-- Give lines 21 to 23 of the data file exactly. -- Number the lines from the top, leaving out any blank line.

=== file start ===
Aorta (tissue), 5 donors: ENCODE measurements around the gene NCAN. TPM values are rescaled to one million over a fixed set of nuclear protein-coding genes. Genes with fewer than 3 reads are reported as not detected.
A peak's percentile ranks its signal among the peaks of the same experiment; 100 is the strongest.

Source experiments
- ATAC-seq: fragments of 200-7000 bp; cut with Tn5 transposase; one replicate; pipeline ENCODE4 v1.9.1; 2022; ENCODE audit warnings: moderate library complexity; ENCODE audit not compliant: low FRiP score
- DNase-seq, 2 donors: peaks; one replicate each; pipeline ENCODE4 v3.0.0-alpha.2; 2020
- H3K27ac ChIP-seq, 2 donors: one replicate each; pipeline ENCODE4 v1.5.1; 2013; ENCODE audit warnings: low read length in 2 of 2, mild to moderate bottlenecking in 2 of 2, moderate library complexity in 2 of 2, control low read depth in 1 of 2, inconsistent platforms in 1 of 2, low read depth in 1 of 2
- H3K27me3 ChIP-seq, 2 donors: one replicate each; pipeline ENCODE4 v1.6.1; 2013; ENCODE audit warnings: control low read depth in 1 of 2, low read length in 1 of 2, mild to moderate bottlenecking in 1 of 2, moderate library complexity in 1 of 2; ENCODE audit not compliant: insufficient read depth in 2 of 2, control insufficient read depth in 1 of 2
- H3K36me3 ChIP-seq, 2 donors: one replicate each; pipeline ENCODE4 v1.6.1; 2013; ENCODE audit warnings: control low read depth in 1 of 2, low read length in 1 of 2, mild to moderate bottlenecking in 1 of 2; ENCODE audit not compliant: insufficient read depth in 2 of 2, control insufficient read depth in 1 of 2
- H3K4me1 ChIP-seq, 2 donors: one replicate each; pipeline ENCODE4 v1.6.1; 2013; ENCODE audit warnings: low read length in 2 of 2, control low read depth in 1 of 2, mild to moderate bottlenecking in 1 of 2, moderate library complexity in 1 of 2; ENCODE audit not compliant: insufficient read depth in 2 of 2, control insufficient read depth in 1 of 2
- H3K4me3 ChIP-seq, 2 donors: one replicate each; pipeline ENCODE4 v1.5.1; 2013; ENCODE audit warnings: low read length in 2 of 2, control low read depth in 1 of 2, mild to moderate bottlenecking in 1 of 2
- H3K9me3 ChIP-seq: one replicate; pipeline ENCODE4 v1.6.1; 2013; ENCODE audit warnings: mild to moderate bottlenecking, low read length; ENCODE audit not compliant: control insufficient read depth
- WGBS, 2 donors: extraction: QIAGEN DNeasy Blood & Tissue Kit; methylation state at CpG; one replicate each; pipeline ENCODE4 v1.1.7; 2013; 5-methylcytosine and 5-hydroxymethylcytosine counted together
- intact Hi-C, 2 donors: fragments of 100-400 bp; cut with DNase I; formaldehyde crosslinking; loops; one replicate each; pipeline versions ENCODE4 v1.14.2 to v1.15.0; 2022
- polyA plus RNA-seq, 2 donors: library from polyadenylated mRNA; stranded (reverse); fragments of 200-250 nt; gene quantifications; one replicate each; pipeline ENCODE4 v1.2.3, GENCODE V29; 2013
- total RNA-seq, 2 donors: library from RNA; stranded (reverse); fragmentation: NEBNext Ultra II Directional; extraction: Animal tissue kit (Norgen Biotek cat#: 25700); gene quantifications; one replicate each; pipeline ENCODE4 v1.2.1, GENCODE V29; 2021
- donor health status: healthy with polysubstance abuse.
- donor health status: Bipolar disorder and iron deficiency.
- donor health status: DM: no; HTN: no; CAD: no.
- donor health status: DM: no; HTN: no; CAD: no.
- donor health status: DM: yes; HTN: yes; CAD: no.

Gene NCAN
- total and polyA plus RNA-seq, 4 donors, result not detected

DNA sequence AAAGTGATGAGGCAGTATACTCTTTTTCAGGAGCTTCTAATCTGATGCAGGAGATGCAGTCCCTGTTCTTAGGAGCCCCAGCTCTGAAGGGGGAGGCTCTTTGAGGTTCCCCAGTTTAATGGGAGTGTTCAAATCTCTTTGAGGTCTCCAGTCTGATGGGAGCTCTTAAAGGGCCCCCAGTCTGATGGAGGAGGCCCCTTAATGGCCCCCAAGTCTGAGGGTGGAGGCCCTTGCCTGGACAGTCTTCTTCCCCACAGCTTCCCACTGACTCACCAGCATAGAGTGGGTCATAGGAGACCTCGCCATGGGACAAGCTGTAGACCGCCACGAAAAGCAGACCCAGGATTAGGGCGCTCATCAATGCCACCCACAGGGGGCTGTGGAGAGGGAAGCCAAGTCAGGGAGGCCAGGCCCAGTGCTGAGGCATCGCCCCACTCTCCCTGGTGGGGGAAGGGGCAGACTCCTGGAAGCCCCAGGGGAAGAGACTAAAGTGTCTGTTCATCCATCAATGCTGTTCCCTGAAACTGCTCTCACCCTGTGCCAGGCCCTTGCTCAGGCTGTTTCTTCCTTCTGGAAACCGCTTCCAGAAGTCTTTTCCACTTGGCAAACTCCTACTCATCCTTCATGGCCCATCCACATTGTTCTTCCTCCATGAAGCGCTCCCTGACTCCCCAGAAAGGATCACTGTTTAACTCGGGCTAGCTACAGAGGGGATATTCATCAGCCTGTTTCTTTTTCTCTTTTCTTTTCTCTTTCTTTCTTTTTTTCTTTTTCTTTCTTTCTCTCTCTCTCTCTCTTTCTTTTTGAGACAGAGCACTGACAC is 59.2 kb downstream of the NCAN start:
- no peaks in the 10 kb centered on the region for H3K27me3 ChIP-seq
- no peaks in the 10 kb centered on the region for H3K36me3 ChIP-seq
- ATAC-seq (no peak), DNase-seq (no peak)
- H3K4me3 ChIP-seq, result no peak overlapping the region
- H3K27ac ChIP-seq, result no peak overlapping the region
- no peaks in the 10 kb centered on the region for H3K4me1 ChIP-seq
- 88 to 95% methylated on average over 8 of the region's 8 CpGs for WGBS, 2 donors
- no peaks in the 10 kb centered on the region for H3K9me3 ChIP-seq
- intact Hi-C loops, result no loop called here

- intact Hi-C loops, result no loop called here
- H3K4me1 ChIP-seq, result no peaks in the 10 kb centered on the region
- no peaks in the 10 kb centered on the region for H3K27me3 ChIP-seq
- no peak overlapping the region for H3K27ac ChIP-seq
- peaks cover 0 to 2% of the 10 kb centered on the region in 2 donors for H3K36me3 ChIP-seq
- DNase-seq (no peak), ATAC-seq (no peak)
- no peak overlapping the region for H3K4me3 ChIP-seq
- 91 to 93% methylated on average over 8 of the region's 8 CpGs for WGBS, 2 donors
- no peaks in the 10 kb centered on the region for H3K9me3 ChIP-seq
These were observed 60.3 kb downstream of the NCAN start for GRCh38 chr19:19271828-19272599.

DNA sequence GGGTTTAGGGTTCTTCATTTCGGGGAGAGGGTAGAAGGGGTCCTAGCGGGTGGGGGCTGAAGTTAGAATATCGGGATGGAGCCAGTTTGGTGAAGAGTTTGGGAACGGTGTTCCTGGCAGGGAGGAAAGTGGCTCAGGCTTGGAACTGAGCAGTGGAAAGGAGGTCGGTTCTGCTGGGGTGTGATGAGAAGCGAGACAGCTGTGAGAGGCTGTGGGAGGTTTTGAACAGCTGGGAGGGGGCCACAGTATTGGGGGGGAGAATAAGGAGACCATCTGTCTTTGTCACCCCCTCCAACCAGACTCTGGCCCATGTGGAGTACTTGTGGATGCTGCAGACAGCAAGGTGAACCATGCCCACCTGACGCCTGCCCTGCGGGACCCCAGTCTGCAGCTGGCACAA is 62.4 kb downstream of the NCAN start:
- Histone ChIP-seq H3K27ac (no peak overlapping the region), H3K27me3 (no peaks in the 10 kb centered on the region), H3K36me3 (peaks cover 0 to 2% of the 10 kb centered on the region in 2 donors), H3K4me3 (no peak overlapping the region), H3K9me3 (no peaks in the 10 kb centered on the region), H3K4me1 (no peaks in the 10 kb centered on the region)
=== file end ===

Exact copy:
Gene NCAN
- total and polyA plus RNA-seq, 4 donors, result not detected

DNA sequence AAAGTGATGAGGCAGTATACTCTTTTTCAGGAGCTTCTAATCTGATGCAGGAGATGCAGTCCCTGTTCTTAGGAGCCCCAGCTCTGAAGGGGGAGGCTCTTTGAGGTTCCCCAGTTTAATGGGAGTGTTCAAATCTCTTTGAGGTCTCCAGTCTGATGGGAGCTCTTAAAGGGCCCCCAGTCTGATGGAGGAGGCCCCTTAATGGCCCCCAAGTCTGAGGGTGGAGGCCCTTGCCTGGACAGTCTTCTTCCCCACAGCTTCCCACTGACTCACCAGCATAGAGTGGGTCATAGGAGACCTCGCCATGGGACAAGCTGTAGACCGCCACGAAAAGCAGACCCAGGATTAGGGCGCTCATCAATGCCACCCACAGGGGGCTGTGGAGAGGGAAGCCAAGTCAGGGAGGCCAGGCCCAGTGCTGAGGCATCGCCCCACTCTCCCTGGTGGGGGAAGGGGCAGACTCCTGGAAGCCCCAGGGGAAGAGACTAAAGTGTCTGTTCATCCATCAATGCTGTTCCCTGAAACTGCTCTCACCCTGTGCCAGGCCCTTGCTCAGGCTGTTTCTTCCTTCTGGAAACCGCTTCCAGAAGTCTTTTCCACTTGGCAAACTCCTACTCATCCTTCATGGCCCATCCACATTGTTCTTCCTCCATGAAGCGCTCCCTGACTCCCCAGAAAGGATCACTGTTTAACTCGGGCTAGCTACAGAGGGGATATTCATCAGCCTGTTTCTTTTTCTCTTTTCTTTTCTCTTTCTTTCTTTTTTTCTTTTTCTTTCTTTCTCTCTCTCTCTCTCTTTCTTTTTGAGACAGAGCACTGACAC is 59.2 kb downstream of the NCAN start: